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The Southwestern Historical Quarterly, Volume 107, July 2003 - April, 2004 Page: 337

This periodical is part of the collection entitled: Southwestern Historical Quarterly and was provided to The Portal to Texas History by the Texas State Historical Association.

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Book Reviews

Perhaps one of the most important contributions of these new studies is the
fact that Hunt and Tucker dispel one of the bigger myths growing from previous
scholarship on the battle. Prior, very superficial, studies have attempted to
chronicle the battle by repeating the idea that originated with the Confederate
commander in the conflict, the venerable Col. John S. "Rip" Ford, that the Con-
federates in the Lower Rio Grande Valley did not know at the time of the battle
that the war had ended. In fact, on May 1, a passenger on a steamer heading up
the Rio Grande tossed a copy of the New Orleans Times to Confederates camped
at Palmetto Ranch that not only gave a detailed account of Lee's surrender, but
President Lincoln's assassination at Ford's Theatre and the fact that Gen. Joseph
E. Johnston had surrendered his army in North Carolina. The land baron and
riverboat captain Richard King had written a friend from Brownsville in late
April that the war was over. If King knew the war was over, his friend Ford was
certain to have known.
What was at stake was honor, money, and perhaps a bit of racism. With a stub-
born reluctance to admit defeat, Ford asserted that the dignity and manhood of
his men had to be defended. Having previously proclaimed that he would never
capitulate to "a mongrel force of Abolitionists, negroes, plundering Mexicans,
and perfidious renegades" who would "murder and rob ... with impunity," Ford
was not about to surrender to invading black troops. (John Salmon Ford, Rip
Ford's Texas, ed. Stephen B. Oates, Austin: University of Texas Press, 1963, p.
347.) Ever more important was the large quantity of Richard King and Mifflin
Kenedy's cotton stacked in Brownsville waiting to be sent across the river to
Matamoros. If Ford did not hold off the invading Federal force, the cotton
would be confiscated by the Yankees and thousands of dollars lost.
Hunt's reference to the supporters of Benito Juarez should be to Juaristas not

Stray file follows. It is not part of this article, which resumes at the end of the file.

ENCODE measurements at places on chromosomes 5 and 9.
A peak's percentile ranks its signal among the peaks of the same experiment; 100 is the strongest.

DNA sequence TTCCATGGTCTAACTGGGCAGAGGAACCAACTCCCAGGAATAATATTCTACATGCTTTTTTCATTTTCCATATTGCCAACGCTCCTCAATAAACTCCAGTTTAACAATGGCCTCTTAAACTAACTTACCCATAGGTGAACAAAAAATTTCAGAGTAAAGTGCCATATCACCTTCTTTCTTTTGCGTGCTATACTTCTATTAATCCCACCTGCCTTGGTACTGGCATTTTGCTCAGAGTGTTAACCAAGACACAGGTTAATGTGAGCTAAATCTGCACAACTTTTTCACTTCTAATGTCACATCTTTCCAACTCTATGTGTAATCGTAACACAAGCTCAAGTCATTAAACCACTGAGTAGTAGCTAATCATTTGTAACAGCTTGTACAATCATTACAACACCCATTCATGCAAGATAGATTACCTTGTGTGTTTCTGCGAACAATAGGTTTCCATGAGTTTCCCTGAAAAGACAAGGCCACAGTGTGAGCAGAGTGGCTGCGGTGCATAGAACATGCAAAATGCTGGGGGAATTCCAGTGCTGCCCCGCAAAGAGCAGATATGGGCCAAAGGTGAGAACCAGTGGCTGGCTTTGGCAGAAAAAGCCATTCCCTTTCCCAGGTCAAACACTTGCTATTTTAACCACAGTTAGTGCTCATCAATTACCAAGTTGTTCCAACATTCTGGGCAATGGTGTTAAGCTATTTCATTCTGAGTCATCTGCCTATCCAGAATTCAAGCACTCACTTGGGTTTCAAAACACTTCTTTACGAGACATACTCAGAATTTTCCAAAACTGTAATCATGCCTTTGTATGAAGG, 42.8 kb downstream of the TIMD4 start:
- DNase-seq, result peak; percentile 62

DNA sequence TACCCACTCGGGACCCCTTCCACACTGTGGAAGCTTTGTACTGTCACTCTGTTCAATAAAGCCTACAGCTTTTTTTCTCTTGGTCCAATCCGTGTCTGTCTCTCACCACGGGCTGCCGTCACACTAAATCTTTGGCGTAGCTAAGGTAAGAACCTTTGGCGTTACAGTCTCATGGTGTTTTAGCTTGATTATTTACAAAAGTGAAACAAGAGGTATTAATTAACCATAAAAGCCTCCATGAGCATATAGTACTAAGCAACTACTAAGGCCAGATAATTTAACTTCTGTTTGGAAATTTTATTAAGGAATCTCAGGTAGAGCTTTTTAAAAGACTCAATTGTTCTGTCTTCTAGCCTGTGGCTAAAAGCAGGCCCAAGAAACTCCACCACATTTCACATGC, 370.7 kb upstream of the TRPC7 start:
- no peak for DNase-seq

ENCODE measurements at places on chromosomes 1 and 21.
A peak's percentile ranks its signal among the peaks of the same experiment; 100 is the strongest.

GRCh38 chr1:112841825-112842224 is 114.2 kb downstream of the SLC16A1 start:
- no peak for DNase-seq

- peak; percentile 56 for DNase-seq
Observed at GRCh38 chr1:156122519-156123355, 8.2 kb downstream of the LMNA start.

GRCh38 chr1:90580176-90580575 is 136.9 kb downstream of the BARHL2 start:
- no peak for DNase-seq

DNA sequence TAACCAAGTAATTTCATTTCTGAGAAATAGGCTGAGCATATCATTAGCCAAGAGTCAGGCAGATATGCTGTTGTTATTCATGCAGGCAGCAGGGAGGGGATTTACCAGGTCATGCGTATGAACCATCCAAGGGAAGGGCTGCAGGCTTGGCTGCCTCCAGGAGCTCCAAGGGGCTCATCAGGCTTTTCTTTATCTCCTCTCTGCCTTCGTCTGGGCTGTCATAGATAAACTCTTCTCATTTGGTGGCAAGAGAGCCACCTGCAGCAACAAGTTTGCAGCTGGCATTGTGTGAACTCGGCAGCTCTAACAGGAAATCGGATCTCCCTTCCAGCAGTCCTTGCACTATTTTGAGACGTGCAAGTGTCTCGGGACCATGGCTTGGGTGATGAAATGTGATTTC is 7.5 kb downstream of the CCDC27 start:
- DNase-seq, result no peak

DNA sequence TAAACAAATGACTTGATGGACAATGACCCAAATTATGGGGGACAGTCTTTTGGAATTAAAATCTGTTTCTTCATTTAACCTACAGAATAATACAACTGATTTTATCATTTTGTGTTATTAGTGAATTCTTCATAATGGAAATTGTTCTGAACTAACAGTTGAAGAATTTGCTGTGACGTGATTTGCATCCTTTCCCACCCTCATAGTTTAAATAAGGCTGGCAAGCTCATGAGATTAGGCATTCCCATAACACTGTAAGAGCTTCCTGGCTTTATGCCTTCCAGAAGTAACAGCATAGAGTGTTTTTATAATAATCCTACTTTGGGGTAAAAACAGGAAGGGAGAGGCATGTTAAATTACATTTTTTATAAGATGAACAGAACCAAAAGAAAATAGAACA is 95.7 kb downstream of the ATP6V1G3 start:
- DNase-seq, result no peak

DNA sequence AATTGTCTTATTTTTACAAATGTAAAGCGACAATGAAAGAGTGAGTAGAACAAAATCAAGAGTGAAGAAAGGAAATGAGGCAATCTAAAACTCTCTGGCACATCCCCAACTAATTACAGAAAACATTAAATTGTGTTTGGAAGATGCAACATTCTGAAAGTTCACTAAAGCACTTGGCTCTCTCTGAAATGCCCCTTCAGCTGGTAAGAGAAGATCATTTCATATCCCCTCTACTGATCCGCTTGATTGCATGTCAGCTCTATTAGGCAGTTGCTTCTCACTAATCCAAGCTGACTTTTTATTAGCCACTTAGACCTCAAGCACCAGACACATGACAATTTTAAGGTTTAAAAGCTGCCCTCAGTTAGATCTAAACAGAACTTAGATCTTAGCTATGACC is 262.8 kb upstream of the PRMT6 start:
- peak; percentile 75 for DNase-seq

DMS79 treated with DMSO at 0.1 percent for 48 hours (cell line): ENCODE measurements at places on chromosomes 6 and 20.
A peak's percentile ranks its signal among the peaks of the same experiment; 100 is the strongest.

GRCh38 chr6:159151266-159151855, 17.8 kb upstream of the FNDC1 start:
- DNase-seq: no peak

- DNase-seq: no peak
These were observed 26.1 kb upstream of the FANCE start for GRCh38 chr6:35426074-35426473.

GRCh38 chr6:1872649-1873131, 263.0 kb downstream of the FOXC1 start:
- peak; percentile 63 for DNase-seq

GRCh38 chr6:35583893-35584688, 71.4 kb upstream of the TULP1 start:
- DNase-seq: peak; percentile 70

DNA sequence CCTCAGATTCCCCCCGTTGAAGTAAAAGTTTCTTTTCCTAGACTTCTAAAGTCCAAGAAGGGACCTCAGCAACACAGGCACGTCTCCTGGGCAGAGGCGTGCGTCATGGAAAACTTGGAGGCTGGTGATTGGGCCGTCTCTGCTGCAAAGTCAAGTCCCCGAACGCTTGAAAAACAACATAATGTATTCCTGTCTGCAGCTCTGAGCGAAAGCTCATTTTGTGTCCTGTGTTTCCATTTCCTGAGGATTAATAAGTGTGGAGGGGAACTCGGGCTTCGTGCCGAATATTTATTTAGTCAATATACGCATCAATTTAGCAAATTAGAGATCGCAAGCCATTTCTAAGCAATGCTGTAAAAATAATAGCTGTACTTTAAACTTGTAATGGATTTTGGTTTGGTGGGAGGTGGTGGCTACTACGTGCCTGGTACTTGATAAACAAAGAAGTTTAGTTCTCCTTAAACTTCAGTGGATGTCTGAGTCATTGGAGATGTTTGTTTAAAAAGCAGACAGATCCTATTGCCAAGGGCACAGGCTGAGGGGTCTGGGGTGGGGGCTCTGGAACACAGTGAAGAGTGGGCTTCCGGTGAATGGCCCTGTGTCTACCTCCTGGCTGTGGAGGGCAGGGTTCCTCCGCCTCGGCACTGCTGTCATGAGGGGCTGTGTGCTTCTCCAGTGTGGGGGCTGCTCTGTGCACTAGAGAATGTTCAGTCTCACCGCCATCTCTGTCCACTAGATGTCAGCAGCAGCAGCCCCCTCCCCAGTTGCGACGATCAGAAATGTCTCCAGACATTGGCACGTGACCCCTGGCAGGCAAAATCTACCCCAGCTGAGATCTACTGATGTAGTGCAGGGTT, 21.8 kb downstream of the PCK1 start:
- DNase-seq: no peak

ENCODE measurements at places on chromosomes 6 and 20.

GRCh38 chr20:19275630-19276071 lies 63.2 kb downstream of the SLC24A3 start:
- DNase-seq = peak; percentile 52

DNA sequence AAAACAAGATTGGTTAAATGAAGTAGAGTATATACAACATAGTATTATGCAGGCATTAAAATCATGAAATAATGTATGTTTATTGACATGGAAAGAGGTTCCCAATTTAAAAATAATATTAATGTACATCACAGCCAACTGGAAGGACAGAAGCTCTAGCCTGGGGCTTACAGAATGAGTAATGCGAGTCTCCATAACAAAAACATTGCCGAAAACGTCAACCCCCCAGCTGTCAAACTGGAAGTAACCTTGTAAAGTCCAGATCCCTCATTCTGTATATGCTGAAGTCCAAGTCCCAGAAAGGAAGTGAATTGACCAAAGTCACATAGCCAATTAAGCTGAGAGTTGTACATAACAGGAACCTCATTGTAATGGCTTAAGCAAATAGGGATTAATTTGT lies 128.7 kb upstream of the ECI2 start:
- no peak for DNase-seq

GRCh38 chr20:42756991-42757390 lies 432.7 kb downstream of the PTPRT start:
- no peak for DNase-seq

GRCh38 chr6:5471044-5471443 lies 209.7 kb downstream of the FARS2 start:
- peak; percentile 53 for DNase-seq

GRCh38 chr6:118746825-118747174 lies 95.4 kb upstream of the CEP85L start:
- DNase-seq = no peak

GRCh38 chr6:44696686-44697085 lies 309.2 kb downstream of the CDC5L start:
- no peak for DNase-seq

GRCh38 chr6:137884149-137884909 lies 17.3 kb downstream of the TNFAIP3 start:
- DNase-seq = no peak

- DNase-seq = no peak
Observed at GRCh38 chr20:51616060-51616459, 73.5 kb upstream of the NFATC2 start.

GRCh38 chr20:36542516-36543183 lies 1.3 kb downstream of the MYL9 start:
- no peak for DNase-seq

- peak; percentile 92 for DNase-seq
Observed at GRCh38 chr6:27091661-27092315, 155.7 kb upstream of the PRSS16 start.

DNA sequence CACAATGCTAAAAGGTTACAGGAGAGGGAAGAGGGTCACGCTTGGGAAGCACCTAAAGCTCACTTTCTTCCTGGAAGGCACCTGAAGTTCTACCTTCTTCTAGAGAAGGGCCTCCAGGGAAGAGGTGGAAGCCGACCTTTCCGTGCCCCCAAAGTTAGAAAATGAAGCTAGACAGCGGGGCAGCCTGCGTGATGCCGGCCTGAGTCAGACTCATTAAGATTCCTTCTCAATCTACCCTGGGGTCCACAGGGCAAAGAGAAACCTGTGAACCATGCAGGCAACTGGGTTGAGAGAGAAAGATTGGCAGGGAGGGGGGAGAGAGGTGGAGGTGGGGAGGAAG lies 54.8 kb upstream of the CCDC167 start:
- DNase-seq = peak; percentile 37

Juarezistas. (p. 24), but such distractions are minor and insignificant. With an
abundance of high drama, both books make for exciting and compelling read-
ing. The two books contain a great deal of valuable information gleaned from
primary sources. Although one would wish for a bit more information on the
cotton trade and how it contributed to the various events on the Rio Grande, in-
cluding the Battle of Palmetto Ranch, both books are certain to have wide ap-
peal for general readers and academics alike. Anyone interested in Civil War
history, Texas history, or the history of the United States-Mexico border, will
want these books. They help to complete an important chapter in the bloodiest
of all American wars on a disputed river in a dark corner of the Confederacy, far
from the centers of power in Washington, D.C., and Richmond, Virginia.
Texas A&M International University Jerry Thompson
The Buffalo Soldier Tragedy of 1877. Paul H. Carlson. (College Station: Texas A&M
University Press, 2002. Pp. 177. Illustrations, maps, preface, notes, bibliog-
raphy, index. ISBN 1-58544-253-4. $24.94, cloth.)
Just before three o'clock in the afternoon of July 26, 1877, Capt. Nicholas M.
Nolan, Lt. Charles L. Cooper, a runaway from Boston seeking adventure, forty
enlisted men from Company A, Tenth Cavalry, and twenty-two buffalo hunters
left their rendezvous point at Double Lakes (present Lynn County), Texas, in

20oo03

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Texas State Historical Association. The Southwestern Historical Quarterly, Volume 107, July 2003 - April, 2004, periodical, 2004; Austin, Texas. (texashistory.unt.edu/ark:/67531/metapth101224/m1/381/ocr/: accessed January 22, 2017), University of North Texas Libraries, The Portal to Texas History, texashistory.unt.edu; crediting Texas State Historical Association.